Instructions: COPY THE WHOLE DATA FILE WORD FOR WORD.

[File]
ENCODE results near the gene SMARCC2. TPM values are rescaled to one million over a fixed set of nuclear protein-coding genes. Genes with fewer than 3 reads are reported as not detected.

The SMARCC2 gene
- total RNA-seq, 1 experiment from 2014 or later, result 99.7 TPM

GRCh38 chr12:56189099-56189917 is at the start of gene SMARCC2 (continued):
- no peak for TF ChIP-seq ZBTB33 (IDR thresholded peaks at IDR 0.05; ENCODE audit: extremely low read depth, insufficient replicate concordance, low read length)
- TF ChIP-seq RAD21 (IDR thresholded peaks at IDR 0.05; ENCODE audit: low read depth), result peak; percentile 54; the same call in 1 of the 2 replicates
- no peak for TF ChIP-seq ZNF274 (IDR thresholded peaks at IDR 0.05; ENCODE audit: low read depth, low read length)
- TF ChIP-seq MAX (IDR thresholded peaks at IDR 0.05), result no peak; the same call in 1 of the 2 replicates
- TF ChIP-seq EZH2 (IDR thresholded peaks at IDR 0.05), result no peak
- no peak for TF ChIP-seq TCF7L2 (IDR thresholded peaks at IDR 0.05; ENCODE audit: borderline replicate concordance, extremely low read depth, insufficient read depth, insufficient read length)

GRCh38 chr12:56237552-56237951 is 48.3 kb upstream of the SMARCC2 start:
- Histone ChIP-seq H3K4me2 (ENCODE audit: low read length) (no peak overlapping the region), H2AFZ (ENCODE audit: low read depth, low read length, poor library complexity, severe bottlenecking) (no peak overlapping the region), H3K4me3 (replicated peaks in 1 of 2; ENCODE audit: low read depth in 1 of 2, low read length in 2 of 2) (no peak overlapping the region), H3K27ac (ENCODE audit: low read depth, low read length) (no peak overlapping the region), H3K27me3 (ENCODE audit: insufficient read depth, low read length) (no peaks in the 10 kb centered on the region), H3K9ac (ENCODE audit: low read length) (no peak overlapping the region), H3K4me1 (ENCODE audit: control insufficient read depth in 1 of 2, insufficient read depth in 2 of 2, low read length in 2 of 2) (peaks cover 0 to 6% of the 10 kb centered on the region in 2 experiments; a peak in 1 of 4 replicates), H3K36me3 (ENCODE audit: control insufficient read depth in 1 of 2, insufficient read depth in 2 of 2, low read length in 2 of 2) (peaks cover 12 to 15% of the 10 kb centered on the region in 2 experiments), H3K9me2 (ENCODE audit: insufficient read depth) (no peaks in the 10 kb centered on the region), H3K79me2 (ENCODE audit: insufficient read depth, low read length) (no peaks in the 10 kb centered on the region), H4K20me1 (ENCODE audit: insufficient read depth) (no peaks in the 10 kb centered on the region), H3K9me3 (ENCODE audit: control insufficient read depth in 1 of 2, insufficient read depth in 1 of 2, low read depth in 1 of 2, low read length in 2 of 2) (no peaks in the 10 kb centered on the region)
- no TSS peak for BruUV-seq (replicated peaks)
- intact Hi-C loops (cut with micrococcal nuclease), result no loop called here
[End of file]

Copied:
ENCODE results near the gene SMARCC2. TPM values are rescaled to one million over a fixed set of nuclear protein-coding genes. Genes with fewer than 3 reads are reported as not detected.

The SMARCC2 gene
- total RNA-seq, 1 experiment from 2014 or later, result 99.7 TPM

GRCh38 chr12:56189099-56189917 is at the start of gene SMARCC2 (continued):
- no peak for TF ChIP-seq ZBTB33 (IDR thresholded peaks at IDR 0.05; ENCODE audit: extremely low read depth, insufficient replicate concordance, low read length)
- TF ChIP-seq RAD21 (IDR thresholded peaks at IDR 0.05; ENCODE audit: low read depth), result peak; percentile 54; the same call in 1 of the 2 replicates
- no peak for TF ChIP-seq ZNF274 (IDR thresholded peaks at IDR 0.05; ENCODE audit: low read depth, low read length)
- TF ChIP-seq MAX (IDR thresholded peaks at IDR 0.05), result no peak; the same call in 1 of the 2 replicates
- TF ChIP-seq EZH2 (IDR thresholded peaks at IDR 0.05), result no peak
- no peak for TF ChIP-seq TCF7L2 (IDR thresholded peaks at IDR 0.05; ENCODE audit: borderline replicate concordance, extremely low read depth, insufficient read depth, insufficient read length)

GRCh38 chr12:56237552-56237951 is 48.3 kb upstream of the SMARCC2 start:
- Histone ChIP-seq H3K4me2 (ENCODE audit: low read length) (no peak overlapping the region), H2AFZ (ENCODE audit: low read depth, low read length, poor library complexity, severe bottlenecking) (no peak overlapping the region), H3K4me3 (replicated peaks in 1 of 2; ENCODE audit: low read depth in 1 of 2, low read length in 2 of 2) (no peak overlapping the region), H3K27ac (ENCODE audit: low read depth, low read length) (no peak overlapping the region), H3K27me3 (ENCODE audit: insufficient read depth, low read length) (no peaks in the 10 kb centered on the region), H3K9ac (ENCODE audit: low read length) (no peak overlapping the region), H3K4me1 (ENCODE audit: control insufficient read depth in 1 of 2, insufficient read depth in 2 of 2, low read length in 2 of 2) (peaks cover 0 to 6% of the 10 kb centered on the region in 2 experiments; a peak in 1 of 4 replicates), H3K36me3 (ENCODE audit: control insufficient read depth in 1 of 2, insufficient read depth in 2 of 2, low read length in 2 of 2) (peaks cover 12 to 15% of the 10 kb centered on the region in 2 experiments), H3K9me2 (ENCODE audit: insufficient read depth) (no peaks in the 10 kb centered on the region), H3K79me2 (ENCODE audit: insufficient read depth, low read length) (no peaks in the 10 kb centered on the region), H4K20me1 (ENCODE audit: insufficient read depth) (no peaks in the 10 kb centered on the region), H3K9me3 (ENCODE audit: control insufficient read depth in 1 of 2, insufficient read depth in 1 of 2, low read depth in 1 of 2, low read length in 2 of 2) (no peaks in the 10 kb centered on the region)
- no TSS peak for BruUV-seq (replicated peaks)
- intact Hi-C loops (cut with micrococcal nuclease), result no loop called here